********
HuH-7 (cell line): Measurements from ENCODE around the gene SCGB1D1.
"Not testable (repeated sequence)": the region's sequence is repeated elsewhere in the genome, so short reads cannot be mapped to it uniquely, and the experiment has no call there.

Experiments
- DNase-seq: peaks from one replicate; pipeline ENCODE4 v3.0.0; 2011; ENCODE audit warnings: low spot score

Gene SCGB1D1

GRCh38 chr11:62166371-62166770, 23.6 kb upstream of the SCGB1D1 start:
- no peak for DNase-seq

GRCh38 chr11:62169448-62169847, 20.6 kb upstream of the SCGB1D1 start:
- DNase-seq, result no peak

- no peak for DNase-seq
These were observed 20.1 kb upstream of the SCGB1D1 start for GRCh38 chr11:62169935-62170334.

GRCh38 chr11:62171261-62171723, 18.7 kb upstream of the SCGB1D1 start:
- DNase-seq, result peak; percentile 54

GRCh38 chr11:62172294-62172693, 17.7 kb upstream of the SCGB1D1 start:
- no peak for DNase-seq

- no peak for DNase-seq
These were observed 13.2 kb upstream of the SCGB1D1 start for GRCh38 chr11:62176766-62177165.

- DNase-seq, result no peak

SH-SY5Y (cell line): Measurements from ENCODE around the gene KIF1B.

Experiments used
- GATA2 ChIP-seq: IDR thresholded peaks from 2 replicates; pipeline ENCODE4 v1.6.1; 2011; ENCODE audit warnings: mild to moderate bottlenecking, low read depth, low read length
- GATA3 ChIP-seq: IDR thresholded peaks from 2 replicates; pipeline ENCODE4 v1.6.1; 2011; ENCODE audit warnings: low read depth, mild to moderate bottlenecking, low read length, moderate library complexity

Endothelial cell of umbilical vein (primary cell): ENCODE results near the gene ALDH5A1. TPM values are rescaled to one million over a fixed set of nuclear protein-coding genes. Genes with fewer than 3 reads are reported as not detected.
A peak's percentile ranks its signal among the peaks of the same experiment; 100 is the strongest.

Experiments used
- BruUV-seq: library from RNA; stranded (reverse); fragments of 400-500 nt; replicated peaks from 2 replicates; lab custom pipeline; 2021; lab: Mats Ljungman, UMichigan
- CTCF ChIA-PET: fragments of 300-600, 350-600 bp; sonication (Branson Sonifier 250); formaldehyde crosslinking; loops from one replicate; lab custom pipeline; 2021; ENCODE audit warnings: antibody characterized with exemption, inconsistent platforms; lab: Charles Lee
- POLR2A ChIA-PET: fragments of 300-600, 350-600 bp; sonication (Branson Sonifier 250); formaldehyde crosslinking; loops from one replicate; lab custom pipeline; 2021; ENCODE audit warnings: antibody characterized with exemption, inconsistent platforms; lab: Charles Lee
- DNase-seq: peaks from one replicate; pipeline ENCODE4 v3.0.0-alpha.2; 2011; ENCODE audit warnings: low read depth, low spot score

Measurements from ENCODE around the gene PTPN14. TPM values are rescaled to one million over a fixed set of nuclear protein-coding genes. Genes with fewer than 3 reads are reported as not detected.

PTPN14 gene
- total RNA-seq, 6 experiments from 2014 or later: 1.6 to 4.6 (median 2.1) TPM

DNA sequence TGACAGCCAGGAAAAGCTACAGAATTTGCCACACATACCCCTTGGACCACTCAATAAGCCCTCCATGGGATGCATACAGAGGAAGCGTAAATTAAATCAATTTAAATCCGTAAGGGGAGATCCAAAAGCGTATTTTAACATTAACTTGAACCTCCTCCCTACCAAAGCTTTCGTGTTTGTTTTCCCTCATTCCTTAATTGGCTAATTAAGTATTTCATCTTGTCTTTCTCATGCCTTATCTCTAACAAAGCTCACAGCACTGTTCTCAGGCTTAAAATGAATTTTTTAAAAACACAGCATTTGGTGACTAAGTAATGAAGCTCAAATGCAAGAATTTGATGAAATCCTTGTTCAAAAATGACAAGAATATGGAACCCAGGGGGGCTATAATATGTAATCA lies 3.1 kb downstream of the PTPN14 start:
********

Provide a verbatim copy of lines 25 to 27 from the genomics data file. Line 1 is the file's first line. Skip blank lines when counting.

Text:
Experiments used
- BruUV-seq: library from RNA; stranded (reverse); fragments of 400-500 nt; replicated peaks from 2 replicates; lab custom pipeline; 2021; lab: Mats Ljungman, UMichigan
- CTCF ChIA-PET: fragments of 300-600, 350-600 bp; sonication (Branson Sonifier 250); formaldehyde crosslinking; loops from one replicate; lab custom pipeline; 2021; ENCODE audit warnings: antibody characterized with exemption, inconsistent platforms; lab: Charles Lee